The LED packages according to the present invention allow for photons emitted by the LED towards the phosphor to not significantly backscatter light towards low reflectivity, low light extraction elements within the lamp. The scattering and absorption events are thus minimized for all photons and the light extraction from the LED package occurs with a small number of passes. By having the conversion material remote to the LED, the conversion material remains cooler further improving the lamp efficiency. The conversion material can also be pre-fabricated for LED packages according to the present invention, which allows the packages to be reproducible.
To achieve these results, LED packages according to the present invention generally comprise a primary emitter, such as an LED, a reflector and a reflective converter remote to said LED and having a light conversion material. The reflector is positioned so that substantially all LED light reflects from the reflector to the conversion material where the wavelength of at least some of the light is down-converted. This down-converted light, and any remaining LED light transmits from the conversion material. The reflective converter can further comprise reflective materials or a reflective element that reflects the down-converted and any LED light in the desired direction.
It will be understood that when an element or layer is referred to as being “on”, “connected to”, “coupled to” or “in contact with” another element or layer, it can be directly on, connected or coupled to, or in contact with the other element or layer or intervening elements or layers may be present. In contrast, when an element is referred to as being “directly on,” “directly connected to”, “directly coupled to” or “directly in contact with” another element or layer, there are no intervening elements or layers present. Likewise, when a first element or layer is referred to as being “in electrical contact with” or “electrically coupled to” a second element or layer, there is an electrical path that permits current flow between the first element or layer and the second element or layer. The electrical path may include capacitors, coupled inductors, and/or other elements that permit current flow even without direct contact between conductive elements.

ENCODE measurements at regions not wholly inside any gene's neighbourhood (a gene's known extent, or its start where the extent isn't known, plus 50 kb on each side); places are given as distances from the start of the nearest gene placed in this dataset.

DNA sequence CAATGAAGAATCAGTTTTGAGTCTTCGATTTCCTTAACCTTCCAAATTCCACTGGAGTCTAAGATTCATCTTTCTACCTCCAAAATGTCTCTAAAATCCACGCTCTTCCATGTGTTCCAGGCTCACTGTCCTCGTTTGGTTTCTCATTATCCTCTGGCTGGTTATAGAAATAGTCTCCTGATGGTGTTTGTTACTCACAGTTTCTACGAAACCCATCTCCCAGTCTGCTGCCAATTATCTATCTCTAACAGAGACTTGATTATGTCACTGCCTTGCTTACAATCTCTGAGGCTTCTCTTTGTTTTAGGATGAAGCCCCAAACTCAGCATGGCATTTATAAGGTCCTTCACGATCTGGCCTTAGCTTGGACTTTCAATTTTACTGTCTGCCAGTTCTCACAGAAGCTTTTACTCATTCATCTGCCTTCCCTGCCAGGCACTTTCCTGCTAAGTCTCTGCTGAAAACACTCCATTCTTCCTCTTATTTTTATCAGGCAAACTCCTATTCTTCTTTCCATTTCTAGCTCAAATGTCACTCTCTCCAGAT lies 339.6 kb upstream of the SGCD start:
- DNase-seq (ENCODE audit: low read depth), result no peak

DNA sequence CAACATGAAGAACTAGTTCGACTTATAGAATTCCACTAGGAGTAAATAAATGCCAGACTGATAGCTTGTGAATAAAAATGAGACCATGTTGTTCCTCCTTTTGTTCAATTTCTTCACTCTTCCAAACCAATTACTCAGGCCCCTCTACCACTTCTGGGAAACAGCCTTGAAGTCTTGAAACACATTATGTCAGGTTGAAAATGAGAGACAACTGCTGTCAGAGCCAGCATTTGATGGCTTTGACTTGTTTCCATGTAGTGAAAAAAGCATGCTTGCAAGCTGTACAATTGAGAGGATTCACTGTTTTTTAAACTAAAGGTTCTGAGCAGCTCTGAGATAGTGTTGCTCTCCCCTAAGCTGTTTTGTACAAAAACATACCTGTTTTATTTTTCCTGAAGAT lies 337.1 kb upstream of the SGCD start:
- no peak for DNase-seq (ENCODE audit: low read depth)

It will be understood that, although the terms first, second, etc. may be used herein to describe various elements, components, regions, layers and/or sections, these elements, components, regions, layers and/or sections should not be limited by these terms. These terms are only used to distinguish one element, component, region, layer or section from another region, layer or section.
The details of operation and fabrication of conventional LEDs are generally known in the art and are only briefly discussed. Conventional LEDs can be fabricated from a number of material systems by known methods, with a suitable method being fabrication by Metal Organic Chemical Vapor Deposition (MOCVD). LEDs typically have an active region sandwiched between two oppositely doped layers that are either doped p-type or n-type. The top layer of the LED is usually p-type and bottom layer is usually n-type, although LEDs also work if the layers are reversed. The p-type and n-type layers have respective contacts that each have a lead to apply a bias across p- and n-type layers. This bias results in the active layer emitting light from all surfaces of the LED.
The LED 12 can be mounted to submount 14 for mechanical stability using known mounting methods. The submount 14 can comprise electrical circuitry for controlling the relative amount of current or power applied to the LED 12, or to otherwise modify the electric signal applied to the LEDs 12. The submount 14 can also contain components and circuitry to make the lamp resistant to electrostatic shock.
The LED package 10 further comprises a reflector 16 mounted above the LED 12, that can be made of any reflective material, such as a metal, or can be made of a material having one or more surfaces covered with a layer of reflective material such as silver or aluminum. The reflector 16 is generally disc shaped and has a bottom surface 18 facing the LED 12. The bottom surface 18 has a hyperbolic cone shape 20 in the center with curved surfaces toward the edge of the reflector 16. It is understood, however, that the reflector can have many different shapes and sizes and the reflector surfaces can have many different shapes to reflect the light in different directions. The reflector 16 is arranged over the LED 12 with the bottom surface 18 facing the LED 12 with the cone 20 over the LED 12, and in a preferred embodiment over approximately the center of the LED 12 to reflect substantially all primary LED light.
The LED package 10 also has a reflective converter 22 that is arranged remote to the LED at least partially around the LED and submount 14. In the preferred embodiment the reflective converter is around all of the LED and submount and as shown is mounted to the submount 14. It is understood that the reflective converter 22 can be mounted to the LED package in many different ways and at many different locations. In one embodiment, for instance, the reflective converter can be mounted with a space between it and the LED package and at different angles.